verb (used with or without object), con·fed·er·at·ed, con·fed·er·at·ing.
THINK YOU’VE GOT A HANDLE ON THIS US STATE NICKNAME QUIZ?
Origin of confederate
OTHER WORDS FROM confederatehalf-Con·fed·er·ate, adjectivenon·con·fed·er·ate, adjective, nounpro-Con·fed·er·ate, adjectiveun·con·fed·er·at·ed, adjective
Words nearby confederate
Example sentences from the Web for confederate
Although Southern did not automatically equal neo-Confederate, at times the distinction could easily get lost.
Yet all too often the line between Southern and Confederate can get blurred.
In July, he gave $12.3 million to refurbish the Virginia home of Robert E. Lee, the Confederate General.
Gary Gallagher writes about the Union and Confederate armies.
Close to three and a half million men fought in the war, and nearly 700,000, both Union and Confederate troops, died.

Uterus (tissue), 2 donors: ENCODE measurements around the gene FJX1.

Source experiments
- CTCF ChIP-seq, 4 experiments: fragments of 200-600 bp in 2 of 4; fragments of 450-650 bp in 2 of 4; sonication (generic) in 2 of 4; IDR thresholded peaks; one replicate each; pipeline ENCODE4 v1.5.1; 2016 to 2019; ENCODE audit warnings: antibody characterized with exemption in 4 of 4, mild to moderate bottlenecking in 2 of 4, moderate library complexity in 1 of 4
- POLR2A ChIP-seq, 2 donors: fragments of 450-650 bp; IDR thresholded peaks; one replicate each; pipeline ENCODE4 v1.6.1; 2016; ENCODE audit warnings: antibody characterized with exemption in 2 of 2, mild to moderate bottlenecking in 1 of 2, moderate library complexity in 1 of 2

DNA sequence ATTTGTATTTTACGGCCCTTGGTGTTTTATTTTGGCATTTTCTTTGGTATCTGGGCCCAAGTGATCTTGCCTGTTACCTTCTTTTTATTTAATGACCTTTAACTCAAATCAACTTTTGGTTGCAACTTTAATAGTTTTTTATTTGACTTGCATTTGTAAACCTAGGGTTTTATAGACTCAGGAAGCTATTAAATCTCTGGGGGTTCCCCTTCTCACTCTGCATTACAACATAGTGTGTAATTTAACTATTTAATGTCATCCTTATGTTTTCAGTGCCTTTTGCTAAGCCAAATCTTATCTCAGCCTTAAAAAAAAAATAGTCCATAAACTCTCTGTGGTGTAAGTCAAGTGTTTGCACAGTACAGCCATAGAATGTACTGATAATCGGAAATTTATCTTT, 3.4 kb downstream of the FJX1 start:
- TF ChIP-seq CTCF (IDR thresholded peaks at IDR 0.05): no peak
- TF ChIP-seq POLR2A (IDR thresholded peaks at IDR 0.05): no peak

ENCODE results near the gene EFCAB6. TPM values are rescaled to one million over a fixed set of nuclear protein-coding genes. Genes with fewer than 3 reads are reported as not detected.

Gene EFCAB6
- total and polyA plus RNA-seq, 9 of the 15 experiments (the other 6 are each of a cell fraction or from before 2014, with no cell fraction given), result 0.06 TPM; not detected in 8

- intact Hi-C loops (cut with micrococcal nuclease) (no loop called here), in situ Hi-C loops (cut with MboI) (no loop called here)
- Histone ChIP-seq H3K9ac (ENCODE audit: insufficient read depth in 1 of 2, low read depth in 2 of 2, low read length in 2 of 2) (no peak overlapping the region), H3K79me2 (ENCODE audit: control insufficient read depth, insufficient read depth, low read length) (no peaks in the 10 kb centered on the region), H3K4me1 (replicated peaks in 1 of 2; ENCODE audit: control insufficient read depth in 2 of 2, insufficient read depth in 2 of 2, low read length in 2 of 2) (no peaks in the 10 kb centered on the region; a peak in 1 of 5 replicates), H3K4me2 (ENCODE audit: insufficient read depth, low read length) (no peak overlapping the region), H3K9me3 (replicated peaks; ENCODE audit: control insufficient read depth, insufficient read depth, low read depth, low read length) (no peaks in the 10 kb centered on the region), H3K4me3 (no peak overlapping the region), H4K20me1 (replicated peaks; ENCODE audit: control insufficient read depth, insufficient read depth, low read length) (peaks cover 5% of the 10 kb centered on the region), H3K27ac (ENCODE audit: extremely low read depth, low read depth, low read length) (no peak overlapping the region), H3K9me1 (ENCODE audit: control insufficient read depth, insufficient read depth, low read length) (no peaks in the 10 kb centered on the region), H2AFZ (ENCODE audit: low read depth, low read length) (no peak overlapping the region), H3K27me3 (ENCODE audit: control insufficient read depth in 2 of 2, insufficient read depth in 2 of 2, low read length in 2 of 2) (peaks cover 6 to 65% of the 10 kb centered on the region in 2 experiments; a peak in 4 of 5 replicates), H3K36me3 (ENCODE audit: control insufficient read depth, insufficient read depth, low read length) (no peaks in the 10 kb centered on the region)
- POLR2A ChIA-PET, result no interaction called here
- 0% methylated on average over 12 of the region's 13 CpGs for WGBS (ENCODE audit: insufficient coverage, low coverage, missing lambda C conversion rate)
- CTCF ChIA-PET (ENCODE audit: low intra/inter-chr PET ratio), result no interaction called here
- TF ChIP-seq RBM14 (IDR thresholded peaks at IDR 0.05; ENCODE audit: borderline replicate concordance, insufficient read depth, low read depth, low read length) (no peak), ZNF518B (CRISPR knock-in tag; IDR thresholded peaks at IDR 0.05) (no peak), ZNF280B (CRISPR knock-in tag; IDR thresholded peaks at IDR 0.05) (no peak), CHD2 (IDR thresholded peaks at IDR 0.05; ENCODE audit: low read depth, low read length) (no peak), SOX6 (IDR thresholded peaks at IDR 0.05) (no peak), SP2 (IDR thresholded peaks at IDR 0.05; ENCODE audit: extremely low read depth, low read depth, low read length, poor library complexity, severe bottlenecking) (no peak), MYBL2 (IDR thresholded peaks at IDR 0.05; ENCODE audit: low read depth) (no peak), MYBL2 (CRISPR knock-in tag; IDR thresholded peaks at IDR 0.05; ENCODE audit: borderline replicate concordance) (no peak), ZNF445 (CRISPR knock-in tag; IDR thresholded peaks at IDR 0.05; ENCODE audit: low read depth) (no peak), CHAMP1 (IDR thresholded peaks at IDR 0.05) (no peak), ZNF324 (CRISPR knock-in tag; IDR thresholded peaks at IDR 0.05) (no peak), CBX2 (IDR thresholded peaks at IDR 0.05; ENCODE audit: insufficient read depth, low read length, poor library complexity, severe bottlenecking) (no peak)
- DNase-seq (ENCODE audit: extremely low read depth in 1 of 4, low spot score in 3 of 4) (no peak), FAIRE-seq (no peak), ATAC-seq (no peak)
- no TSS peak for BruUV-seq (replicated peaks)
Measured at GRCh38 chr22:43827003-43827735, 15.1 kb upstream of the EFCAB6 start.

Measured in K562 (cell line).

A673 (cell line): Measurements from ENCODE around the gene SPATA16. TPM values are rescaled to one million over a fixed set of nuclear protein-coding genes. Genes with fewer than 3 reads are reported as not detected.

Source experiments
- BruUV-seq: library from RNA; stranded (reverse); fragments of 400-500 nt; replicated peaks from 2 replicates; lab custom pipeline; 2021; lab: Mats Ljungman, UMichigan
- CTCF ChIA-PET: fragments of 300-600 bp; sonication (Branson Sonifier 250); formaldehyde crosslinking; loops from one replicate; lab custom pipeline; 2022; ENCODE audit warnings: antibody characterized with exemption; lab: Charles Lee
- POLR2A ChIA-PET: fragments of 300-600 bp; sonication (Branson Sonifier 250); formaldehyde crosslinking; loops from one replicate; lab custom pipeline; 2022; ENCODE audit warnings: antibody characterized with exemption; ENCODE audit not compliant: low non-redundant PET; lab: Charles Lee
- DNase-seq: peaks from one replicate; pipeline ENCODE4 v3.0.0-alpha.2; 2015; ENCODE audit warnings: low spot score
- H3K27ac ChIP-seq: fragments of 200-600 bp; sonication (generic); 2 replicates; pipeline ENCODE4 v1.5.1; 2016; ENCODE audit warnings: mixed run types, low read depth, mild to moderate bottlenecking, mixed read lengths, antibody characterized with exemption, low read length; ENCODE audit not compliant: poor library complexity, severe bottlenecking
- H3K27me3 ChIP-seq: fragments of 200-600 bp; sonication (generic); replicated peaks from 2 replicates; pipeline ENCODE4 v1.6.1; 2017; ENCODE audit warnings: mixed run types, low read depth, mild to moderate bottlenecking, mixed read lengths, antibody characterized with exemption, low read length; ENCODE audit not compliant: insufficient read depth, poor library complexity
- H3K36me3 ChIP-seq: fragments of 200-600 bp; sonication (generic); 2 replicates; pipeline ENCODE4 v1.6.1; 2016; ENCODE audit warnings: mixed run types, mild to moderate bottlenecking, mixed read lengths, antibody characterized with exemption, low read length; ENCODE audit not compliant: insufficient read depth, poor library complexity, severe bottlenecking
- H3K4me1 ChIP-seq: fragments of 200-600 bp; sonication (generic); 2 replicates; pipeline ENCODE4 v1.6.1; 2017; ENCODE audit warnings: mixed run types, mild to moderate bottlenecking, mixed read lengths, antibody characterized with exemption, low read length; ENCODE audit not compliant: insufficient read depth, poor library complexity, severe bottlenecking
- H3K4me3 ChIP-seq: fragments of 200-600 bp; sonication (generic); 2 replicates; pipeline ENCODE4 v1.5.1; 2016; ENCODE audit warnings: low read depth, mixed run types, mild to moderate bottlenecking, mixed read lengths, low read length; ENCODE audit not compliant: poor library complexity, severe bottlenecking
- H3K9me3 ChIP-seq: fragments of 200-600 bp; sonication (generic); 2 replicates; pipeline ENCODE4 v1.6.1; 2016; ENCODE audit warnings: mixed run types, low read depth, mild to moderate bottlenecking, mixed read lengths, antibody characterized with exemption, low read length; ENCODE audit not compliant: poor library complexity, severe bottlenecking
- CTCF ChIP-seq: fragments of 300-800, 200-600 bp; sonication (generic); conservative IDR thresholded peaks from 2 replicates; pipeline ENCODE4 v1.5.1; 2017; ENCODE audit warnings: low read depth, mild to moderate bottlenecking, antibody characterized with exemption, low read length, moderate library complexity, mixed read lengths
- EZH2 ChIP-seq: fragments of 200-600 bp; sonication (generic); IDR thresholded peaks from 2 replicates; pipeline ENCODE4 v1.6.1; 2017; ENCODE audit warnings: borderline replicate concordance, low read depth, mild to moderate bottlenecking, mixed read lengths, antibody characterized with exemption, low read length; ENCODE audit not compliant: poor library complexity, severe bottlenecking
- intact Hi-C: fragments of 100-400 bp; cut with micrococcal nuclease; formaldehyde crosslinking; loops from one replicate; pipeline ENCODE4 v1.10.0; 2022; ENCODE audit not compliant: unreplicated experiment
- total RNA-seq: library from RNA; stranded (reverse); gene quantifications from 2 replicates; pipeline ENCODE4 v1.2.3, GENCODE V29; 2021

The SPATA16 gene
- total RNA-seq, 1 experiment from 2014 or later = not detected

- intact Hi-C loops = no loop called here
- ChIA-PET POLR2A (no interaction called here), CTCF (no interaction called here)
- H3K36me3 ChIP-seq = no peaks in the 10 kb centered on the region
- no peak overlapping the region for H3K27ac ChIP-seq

If you have any thoughts of influencing me or my men to join the regular Confederate army, you may as well give up the idea.The Courier of the Ozarks|Byron A. Dunn
She somehow felt like a confederate in crime, and tried to look severe and disapproving.The Awakening and Selected Short Stories|Kate Chopin
The Confederate government had considered the action a hostile act and had acted accordingly.
When he saw the Confederate flag in the hands of the Federal officer, he shot him in the breast.
While the winter passed, the Union forces kept receiving enforcements while the Confederate forces had no reenforcements.
British Dictionary definitions for confederate (1 of 2)
noun (kənˈfɛdərɪt, -ˈfɛdrɪt)
adjective (kənˈfɛdərɪt, -ˈfɛdrɪt)
Word Origin for confederate
British Dictionary definitions for confederate (2 of 2)
Cultural definitions for confederate
A descriptive term for the institutions and people of the Confederacy.